71 Made a quilt with a serger
72 Made a miniature or doll sized quilt
73 Subscribe to a quilting magazine from your own country
74 Subscribe to a quilting magazine from another country
75 Bought fabric from another country
76 Swapped completed quilts with someone else
77 Asked for quilting help online
78 Gone to a quilt shop to ask for quilting help
79 Bought fabric at a local quilt shop
80 Traveled more than 100 miles to go to a quilt shop
81 Used nontraditional fabric for a quilt
82 Made a quilt using instructions given to you on a blog
83 Make comments on someone's quilting blog
84 Met a quilter in person after only having talked online
85 Had a quilting retreat in your home
86 Own quilting software
87 Made a quilt you designed on your quilting software
88 Done any quilt research - history, interviewing quilters, etc.
89 Had any quilt related subject published anywhere
90 Donated a quilt to a museum
91 Bought a quilt from a thrift store
92 Made a quilt using fabric from a thrift store
93 Made a quilt using photos
94 Made a pastel quilt
95 Made a quilt using brights
96 Made a quilt using ethnic fabric from another country
97 Made a quilt using leftover blocks from other quilts
98 Had your quilt in a magazine, newspaper, newsletter, TV, etc.
99. Submitted your quilt to a quilt show
100. Won any ribbons with your quilts
101 Had more finished quilts than UFOs
102 Made a quilt using reproduction fabrics
103 Took a break from quilting that was longer than a year
104 Made money with your quilting
105 Had a job in the fabric or quilting industry

One of the numbers is missing. I guess that this is my "Orphan Block Meme".

P.S. A big thanks to Shelina! I just discovered that she is the originator of the orginal quilting meme. Memes mutate by definition. That is how they got their name..from 'mimicry' !

2 comments:

  1. Someone told me meme meant all about me. Me. Me.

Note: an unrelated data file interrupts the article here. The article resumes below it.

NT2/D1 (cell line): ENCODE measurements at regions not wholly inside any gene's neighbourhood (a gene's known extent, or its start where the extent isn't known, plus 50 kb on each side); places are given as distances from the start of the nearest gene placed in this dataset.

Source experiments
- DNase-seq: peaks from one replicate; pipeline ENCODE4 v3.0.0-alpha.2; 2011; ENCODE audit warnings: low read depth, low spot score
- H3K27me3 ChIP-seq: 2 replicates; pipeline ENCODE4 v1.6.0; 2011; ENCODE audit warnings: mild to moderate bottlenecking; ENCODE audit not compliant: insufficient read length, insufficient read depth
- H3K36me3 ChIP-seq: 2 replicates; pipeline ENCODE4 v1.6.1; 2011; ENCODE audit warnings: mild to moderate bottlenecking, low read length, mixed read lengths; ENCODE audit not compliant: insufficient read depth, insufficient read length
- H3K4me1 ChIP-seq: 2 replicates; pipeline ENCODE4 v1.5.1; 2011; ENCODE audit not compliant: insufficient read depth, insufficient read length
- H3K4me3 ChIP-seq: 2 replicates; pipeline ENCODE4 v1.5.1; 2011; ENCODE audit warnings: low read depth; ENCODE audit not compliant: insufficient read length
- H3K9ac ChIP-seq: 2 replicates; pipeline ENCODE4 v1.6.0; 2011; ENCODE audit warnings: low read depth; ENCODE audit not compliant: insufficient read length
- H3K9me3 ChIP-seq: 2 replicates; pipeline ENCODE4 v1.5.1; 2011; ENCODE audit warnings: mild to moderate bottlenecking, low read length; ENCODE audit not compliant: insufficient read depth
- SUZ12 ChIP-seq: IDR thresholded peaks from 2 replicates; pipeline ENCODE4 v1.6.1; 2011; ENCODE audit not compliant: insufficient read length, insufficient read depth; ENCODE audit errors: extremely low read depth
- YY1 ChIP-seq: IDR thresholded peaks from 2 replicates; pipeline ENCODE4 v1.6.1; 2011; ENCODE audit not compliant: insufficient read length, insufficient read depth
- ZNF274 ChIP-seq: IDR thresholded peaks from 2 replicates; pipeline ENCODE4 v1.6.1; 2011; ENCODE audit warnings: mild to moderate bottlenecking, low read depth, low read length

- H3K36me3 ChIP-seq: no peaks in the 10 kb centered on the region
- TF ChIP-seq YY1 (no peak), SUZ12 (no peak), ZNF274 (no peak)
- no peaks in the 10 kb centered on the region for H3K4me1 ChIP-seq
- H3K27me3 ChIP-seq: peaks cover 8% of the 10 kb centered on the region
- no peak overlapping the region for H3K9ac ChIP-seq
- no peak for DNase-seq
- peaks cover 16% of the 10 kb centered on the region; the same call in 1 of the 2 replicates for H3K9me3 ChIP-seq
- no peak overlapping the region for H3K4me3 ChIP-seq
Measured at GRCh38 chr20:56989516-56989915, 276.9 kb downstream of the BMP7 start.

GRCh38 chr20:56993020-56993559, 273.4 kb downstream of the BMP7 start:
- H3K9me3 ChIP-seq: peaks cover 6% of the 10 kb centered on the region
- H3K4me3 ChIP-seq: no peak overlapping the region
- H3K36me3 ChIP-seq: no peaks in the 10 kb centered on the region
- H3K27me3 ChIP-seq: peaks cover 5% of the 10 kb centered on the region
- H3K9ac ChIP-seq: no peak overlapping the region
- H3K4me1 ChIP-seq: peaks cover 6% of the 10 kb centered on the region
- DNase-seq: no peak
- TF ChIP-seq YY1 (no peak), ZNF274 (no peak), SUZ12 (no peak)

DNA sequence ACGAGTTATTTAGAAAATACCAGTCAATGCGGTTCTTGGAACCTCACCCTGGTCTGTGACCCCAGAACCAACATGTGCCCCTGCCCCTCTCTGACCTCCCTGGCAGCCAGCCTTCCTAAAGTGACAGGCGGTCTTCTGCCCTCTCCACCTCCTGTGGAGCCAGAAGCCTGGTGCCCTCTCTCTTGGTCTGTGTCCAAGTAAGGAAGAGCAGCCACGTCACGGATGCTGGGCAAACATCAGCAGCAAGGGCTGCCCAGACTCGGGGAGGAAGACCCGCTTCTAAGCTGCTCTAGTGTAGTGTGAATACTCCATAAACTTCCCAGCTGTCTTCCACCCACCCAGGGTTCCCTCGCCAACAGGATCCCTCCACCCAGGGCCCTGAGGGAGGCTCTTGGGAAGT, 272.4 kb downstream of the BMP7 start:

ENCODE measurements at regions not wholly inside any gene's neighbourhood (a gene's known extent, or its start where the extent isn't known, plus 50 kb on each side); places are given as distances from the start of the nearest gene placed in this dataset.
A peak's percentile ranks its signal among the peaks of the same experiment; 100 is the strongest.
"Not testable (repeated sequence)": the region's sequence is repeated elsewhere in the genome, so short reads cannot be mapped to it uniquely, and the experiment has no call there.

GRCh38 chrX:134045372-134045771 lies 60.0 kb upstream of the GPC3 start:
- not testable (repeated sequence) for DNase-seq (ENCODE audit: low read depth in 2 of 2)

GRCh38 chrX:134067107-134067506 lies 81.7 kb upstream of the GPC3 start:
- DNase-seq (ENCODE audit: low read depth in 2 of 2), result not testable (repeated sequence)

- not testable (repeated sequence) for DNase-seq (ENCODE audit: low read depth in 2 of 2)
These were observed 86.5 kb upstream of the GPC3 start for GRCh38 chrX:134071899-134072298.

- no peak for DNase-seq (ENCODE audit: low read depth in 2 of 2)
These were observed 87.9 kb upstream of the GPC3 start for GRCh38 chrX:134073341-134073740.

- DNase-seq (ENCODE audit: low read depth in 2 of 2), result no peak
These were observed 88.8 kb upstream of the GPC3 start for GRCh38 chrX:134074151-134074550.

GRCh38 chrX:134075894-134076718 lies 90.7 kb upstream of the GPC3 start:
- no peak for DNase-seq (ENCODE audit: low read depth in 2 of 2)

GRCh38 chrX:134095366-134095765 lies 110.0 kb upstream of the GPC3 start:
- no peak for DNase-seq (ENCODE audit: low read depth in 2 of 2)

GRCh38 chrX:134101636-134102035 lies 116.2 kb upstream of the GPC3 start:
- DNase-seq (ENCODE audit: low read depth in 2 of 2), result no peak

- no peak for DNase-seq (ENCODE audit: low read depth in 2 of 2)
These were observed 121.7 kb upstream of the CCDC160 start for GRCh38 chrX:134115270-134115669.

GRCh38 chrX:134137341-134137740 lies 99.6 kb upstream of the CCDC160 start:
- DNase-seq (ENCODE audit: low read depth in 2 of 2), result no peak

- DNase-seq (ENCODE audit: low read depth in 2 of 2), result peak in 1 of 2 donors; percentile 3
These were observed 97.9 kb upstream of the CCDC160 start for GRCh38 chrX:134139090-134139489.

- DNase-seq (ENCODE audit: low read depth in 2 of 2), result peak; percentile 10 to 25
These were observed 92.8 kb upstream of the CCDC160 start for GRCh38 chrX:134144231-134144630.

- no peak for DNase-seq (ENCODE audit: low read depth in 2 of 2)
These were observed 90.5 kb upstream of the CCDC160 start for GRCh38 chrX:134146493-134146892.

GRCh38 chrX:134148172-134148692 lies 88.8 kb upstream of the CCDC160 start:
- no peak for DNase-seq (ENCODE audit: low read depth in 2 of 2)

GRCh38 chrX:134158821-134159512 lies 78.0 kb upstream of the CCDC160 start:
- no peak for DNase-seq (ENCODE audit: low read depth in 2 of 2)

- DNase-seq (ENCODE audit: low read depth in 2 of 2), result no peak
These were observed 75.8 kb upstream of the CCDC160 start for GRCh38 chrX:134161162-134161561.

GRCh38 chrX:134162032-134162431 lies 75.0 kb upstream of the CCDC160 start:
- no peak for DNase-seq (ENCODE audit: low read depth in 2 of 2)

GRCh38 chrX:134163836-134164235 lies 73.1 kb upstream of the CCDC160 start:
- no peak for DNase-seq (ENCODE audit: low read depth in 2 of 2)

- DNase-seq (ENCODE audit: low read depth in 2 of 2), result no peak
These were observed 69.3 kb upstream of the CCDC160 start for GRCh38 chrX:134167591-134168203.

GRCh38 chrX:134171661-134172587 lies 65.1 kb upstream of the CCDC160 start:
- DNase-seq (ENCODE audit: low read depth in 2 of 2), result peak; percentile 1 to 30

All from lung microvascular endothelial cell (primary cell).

I noticed the patriotic quilt, and the making a quilt with a serger. Didn't see orphan blocks, and didn't know I was missing a number. Those are different from the original meme.

    I originaally had a duplicate, and so I changed it and did some more minor edits, like taking out question marks. Since the original had been copied, there were two different ones done by me. I fully expected this meme to take a life of its own, and was curious to see how long it would take before my name would be taken off.

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  2. Shelina, I have actually noticed a number of bloggers who have spelled it MeMe. It appears to truly be 'meme'.I found the definition on Wikipedia and found that it is similar to an urban legend in the sense that it is something which spread and spreads and mutates in the process. I actually created some of the mutations myself, but had I known you started this phenomena, I would most certainly have given you the credit you deserved! It has been an amazing thing to follow online!!! Orphan Block was my play on words because of the missing number:)Thanks for commenting. I feel honored!!

    ReplyDelete

Michele Bilyeu blogs "With Heart and Hands" as she journeys between Douglas, Alaska and Salem, Oregon.